important but you can’t tell what it means? Okay: it’s too pompous. Simplify. Talk straight. Plain words.

  3. Keep It Active. Don’t say, “The man was bitten by the dog.” Say, “The dog bit the man.” The first way is called the “passive voice” and usually is a way of keeping yourself at arms’ length from what you’re saying. The end result lacks conviction and is unpersuasive. Which - since you’re writing to persuade -you don’t want.
  4. Short Takes. This is an old newspaper anecdote. Reporters used to write their stories a sentence at a time. Then they’d hand it to the copy-boy. One sentence contained one statement. One paragraph contained one idea.

For the next idea, they’d start another paragraph.

It worked for them.

It still works for them.

It will work for you.

For example:

‘Bart Simpson, aka Nancy, Booked for Fringe’

Bart Simpson is to appear at the world’s biggest arts festival this year, it emerged yesterday’. Nancy Cartwright the voice behind the cartoon character, is to launch her debut one-woman show in Edinburgh this summer. The three-week run will be based on Cartwright’s best-selling memoir about her role as a spiky-haired tearaway, ‘My Life As A Ten Year Old Boy’. Her performance at the Assembly Rooms in August is expected to be one of the Festival’s hottest ticket sellers etc.

(‘Aberdeen Press and Journal’ - Feb. 4th 2004)

  • Get A Second Opinion. If you can get someone outside your investigation, your department or, best of all, your industry, so much the better. If you can get a reasonably intelligent 12-year-old to read it, better still. The average senior executive wants something straightforward and unambiguous. That doesn’t mean they are stupid. Far from it; it just means that reading dense texts isn’t one of their skills. And why should it be? Nor do they have the time. We understand, of course, that in many cases there are other considerations. Legal implications. Confidentiality. Trade secrecy. Fair enough; but, all the same, you will be able to find someone to cast an eye over your report, for sure. So please do so.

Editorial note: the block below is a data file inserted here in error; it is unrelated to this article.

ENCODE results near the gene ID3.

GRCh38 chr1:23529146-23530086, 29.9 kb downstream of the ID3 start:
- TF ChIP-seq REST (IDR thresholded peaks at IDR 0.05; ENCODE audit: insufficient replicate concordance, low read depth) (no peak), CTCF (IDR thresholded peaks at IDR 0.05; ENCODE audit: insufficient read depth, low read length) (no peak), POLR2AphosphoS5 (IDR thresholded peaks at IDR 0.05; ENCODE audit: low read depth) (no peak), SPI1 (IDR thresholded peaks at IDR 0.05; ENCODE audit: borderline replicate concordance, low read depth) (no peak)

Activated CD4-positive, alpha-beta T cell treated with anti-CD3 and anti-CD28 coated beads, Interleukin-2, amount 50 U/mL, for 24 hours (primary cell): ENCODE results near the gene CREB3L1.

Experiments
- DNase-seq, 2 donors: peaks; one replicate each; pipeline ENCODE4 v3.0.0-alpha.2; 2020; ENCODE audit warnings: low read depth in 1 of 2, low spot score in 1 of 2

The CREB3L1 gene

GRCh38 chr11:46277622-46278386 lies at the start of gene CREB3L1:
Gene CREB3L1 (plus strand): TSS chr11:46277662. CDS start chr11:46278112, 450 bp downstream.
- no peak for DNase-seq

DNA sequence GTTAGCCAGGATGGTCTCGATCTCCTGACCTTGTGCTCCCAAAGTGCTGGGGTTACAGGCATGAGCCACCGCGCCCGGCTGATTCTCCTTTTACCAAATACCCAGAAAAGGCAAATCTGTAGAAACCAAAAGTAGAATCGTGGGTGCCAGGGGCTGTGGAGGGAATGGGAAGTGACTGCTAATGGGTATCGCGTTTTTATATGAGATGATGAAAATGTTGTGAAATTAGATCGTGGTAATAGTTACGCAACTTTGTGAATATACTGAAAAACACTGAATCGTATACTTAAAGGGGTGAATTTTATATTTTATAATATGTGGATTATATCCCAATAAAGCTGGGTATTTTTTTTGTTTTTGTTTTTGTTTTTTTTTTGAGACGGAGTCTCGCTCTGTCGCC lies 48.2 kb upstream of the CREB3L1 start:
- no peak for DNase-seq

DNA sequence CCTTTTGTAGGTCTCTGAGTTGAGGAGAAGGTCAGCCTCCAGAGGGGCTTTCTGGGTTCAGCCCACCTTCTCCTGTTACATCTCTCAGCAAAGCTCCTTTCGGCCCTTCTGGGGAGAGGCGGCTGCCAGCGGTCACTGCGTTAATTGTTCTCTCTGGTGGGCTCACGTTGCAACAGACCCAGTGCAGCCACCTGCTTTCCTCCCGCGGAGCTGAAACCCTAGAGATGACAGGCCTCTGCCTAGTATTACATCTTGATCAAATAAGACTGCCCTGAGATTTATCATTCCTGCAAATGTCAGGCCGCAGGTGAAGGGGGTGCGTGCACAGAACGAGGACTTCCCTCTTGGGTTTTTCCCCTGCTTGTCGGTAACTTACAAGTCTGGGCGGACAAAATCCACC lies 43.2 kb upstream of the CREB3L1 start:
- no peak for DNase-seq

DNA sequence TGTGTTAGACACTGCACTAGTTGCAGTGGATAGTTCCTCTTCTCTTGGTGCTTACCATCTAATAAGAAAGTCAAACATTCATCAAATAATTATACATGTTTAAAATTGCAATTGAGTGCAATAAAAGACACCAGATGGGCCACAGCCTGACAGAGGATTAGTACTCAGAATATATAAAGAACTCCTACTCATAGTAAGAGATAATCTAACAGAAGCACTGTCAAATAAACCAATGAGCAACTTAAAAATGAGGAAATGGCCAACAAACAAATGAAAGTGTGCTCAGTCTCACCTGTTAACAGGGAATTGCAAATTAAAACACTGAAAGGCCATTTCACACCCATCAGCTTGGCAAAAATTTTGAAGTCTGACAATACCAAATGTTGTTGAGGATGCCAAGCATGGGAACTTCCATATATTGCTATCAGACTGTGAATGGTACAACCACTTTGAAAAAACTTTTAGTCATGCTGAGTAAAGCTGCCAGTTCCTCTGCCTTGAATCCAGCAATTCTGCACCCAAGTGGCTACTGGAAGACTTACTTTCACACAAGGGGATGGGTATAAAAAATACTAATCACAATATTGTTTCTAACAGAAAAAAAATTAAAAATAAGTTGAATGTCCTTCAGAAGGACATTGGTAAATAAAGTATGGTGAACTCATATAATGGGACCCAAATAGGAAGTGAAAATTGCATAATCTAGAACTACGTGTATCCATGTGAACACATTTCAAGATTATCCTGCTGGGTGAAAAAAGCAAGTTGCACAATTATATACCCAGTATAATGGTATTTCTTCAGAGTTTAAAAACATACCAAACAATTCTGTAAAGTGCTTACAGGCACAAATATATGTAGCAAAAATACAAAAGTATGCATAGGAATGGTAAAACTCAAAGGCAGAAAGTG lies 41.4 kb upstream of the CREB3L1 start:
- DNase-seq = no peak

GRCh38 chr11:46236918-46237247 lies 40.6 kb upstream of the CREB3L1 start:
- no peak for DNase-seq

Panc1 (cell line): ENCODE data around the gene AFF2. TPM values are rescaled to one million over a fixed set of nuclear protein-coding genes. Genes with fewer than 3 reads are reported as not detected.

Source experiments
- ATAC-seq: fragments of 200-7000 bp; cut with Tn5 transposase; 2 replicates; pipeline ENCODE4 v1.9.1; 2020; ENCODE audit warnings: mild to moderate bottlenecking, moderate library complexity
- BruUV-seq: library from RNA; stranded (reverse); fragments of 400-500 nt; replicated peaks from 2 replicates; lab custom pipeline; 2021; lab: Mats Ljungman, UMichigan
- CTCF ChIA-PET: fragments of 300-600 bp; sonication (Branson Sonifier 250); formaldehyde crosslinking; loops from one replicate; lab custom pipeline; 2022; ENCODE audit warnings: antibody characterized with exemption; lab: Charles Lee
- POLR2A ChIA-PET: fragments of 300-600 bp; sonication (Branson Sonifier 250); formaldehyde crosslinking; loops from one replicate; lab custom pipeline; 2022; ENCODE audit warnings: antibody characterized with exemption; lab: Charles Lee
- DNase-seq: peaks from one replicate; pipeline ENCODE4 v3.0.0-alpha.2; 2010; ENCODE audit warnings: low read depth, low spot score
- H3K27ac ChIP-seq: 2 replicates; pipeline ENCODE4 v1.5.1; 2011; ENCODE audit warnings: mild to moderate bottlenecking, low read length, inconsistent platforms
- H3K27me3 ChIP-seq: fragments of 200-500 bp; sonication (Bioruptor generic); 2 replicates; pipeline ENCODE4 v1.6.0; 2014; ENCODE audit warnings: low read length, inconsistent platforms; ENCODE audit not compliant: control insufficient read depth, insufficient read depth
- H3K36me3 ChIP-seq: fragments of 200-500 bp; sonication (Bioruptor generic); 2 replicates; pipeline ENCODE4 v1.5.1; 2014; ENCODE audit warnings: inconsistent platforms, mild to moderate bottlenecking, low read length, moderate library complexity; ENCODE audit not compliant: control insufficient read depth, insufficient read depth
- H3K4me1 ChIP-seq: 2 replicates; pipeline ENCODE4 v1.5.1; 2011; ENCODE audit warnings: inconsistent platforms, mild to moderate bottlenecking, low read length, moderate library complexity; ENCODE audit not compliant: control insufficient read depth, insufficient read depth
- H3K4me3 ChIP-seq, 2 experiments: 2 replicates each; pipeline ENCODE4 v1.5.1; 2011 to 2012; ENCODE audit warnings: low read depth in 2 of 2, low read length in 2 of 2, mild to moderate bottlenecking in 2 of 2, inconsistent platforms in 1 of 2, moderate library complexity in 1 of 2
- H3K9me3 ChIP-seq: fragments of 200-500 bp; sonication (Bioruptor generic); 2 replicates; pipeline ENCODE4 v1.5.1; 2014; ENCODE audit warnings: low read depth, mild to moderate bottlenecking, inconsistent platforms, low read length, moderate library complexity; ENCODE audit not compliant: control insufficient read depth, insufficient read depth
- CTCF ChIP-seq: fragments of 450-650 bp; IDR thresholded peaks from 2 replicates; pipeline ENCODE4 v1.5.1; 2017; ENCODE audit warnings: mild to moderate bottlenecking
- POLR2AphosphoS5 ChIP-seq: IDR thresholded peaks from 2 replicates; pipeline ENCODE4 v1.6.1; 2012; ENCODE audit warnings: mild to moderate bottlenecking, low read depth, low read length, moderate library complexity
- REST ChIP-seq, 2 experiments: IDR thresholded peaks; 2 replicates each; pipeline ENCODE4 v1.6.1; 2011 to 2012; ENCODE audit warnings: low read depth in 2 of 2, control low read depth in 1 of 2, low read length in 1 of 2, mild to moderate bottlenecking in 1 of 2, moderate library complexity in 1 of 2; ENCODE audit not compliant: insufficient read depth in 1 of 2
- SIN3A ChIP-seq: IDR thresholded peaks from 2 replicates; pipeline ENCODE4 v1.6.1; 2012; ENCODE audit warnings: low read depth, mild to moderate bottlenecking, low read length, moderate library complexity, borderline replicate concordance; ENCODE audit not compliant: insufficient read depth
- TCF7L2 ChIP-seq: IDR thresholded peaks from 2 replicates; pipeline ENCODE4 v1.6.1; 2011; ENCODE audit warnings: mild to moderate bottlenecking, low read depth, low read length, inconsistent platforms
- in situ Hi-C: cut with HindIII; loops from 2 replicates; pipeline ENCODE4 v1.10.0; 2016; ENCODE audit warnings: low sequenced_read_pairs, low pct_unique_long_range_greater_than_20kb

The other main thing which will help you write clear, pain-free, persuasive reports is following a clear and logical structure.

    By this stage, you’ll have all the facts (or at least all the facts you’re going to get). You’ll understand the timeline and the sequence of events. You’ll have worked out your root cause analysis. And you’ll know what your recommendations are going to be.

    So where do you start? You may have a company reporting form where you just fill in the blanks. In that case, fill them in. Job done (or you can use the Reporting Template on the Kelvin TOP-SET web site at

    On the other hand, your investigation may be too complex to fit on the standard company form. What do you do if that’s the case?

    Here’s a simple structure which will help you get the information across in a clear, logical and persuasive way. It’s not something we’ve made up. It’s standard. And we suggest that, if you follow it, you won’t go far wrong.

    The formal report and the news story are the only two human activities which start with the climax.

    In this case, start with your summary of the incident. Keep it short, tight and clear.


    Next, set out the conclusions you reached in your investigation.


    Finally, lay out your main recommendations which will prevent this sort of thing happening again and which are, therefore, the whole point of the exercise.

    Congratulations! You’ve now written the only bit of the report that 90% of people will actually read. All you have to do now is write the…

    Main Report


    Category: Forex